I love reading. My kindle app is full of books; my shelf has plenty more. Sometimes I find myself paralyized by the quantity of options to the point I just have to force myself to pick one and start reading. The most recent choice was “Running on Empty:The Gospel for Women in Ministry” by Barbara Bancroft. While I don’t really feel like I’m “running on empty” right now a quick skim of the book seems like it might make for an interesting and insightful read.
The author wastes no time in jumping in to the tough stuff as the main topic of the first chapter centers around suffering. Here were a few of my favorite quotes from the that chapter:
“Are you confused by God’s thoughts and ways as he loves the world through you? The disciples were. His word of comfort to them was simple. He vowed never to leave them alone.”
“Suffering became a door for me into the presence of Christ as he really is, not as I expected him to be.”
“We are forced by our suffering to wrestle with His teachings because we need to hear his voice to survive the confusion ministry brings. Only suffering makes us desperate enough to knock on the door of heaven until someone gives us an answer (Luke 11:5–13). We knock until our Father opens his door and welcomes us with his love and peace. Suffering keeps us from a life of glib answers and leads us into a life of listening to his Spirit.”
Later on she was reflecting Scripture passage where Paul talks about rejoicing in suffering. Her statements challenged me while bringing comfort and truth at the same time:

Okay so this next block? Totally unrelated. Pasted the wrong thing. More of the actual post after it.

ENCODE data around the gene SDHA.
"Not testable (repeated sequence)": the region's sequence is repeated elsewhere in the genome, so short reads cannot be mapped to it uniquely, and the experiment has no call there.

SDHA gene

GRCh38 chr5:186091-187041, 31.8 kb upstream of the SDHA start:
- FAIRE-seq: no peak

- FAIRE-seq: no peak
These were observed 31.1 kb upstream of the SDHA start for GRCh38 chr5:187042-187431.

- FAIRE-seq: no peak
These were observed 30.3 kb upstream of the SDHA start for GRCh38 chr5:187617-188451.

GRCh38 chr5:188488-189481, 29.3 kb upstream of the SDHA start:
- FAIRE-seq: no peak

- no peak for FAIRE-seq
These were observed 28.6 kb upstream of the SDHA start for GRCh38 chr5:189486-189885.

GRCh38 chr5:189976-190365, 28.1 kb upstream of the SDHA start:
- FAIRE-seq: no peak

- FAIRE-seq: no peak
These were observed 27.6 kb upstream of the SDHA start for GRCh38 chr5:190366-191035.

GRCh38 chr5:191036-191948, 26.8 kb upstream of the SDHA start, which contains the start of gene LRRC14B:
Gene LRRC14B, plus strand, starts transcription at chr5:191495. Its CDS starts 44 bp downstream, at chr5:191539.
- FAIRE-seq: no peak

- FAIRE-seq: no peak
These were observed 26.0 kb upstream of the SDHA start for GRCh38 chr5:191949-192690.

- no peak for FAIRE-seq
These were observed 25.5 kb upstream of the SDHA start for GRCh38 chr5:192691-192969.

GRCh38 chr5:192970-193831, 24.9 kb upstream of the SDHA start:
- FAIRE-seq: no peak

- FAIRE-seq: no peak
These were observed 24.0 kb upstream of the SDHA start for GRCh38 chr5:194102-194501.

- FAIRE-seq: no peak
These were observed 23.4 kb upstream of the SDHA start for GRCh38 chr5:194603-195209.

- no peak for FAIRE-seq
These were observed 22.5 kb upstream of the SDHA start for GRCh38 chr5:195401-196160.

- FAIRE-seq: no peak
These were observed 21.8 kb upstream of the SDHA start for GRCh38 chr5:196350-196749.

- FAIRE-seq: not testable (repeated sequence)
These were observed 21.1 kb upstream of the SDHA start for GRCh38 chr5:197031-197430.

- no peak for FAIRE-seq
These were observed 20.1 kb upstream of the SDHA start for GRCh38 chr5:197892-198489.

“Paul is also confident and full of joy even as he suffers because he does not fear that his suffering is a result of God’s inattention or displeasure. Suffering is a necessary cost of bringing the gospel to the nations. If we have placed our faith in Christ, we are safe in his righteousness and need never fear that our suffering is a result of his rejection or inattention. … Paul’s suffering was real and extensive, but it did not define him, make him bitter, or cause him to doubt God’s love or call on his life. Paul’s suffering brought him into deeper fellowship with Jesus.”
In my head I clearly know that having to walk through situations of suffering do not mean God doesn’t love me or isn’t paying attention to me. However, as I read these words it struck me that maybe my heart isn’t always keeping up… That I often do let a trial define my life or even worse, my identity… That at times I do let suffering make me bitter … And perhaps worst of all, occasionally I believe Satan’s lies that what I’m going through means God doesn’t love me or couldn’t use me.
The opposite is actually true. The struggles I face on any given day, might be the very situation through which God can bring his grace and truth and love to the world. Maybe as people see His work and presence in my life, they’ll long for it in their own. Not only that, Christ suffered…. A LOT! Through suffering in this life, maybe we can actually, know Jesus a little better.
Still pondering all this… Would love to hear your thoughts!